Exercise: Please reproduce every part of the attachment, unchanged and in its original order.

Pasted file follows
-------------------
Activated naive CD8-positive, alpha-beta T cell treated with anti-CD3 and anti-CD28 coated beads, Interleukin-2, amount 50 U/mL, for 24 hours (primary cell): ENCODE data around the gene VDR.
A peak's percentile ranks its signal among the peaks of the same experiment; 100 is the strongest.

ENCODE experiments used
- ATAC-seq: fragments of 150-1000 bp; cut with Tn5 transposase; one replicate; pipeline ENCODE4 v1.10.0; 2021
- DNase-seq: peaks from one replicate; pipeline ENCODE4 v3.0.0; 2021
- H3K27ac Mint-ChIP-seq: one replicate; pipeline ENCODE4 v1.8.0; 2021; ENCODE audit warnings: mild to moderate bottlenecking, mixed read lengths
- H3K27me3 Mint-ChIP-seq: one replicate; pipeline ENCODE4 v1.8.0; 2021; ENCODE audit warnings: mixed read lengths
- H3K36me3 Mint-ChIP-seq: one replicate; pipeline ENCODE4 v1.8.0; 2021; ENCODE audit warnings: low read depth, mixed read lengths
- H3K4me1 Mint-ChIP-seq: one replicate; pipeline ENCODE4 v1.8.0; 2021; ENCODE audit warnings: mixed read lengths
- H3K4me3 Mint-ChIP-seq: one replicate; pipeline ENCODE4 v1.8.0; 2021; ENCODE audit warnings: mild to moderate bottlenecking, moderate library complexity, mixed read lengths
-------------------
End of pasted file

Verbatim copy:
Activated naive CD8-positive, alpha-beta T cell treated with anti-CD3 and anti-CD28 coated beads, Interleukin-2, amount 50 U/mL, for 24 hours (primary cell): ENCODE data around the gene VDR.
A peak's percentile ranks its signal among the peaks of the same experiment; 100 is the strongest.

ENCODE experiments used
- ATAC-seq: fragments of 150-1000 bp; cut with Tn5 transposase; one replicate; pipeline ENCODE4 v1.10.0; 2021
- DNase-seq: peaks from one replicate; pipeline ENCODE4 v3.0.0; 2021
- H3K27ac Mint-ChIP-seq: one replicate; pipeline ENCODE4 v1.8.0; 2021; ENCODE audit warnings: mild to moderate bottlenecking, mixed read lengths
- H3K27me3 Mint-ChIP-seq: one replicate; pipeline ENCODE4 v1.8.0; 2021; ENCODE audit warnings: mixed read lengths
- H3K36me3 Mint-ChIP-seq: one replicate; pipeline ENCODE4 v1.8.0; 2021; ENCODE audit warnings: low read depth, mixed read lengths
- H3K4me1 Mint-ChIP-seq: one replicate; pipeline ENCODE4 v1.8.0; 2021; ENCODE audit warnings: mixed read lengths
- H3K4me3 Mint-ChIP-seq: one replicate; pipeline ENCODE4 v1.8.0; 2021; ENCODE audit warnings: mild to moderate bottlenecking, moderate library complexity, mixed read lengths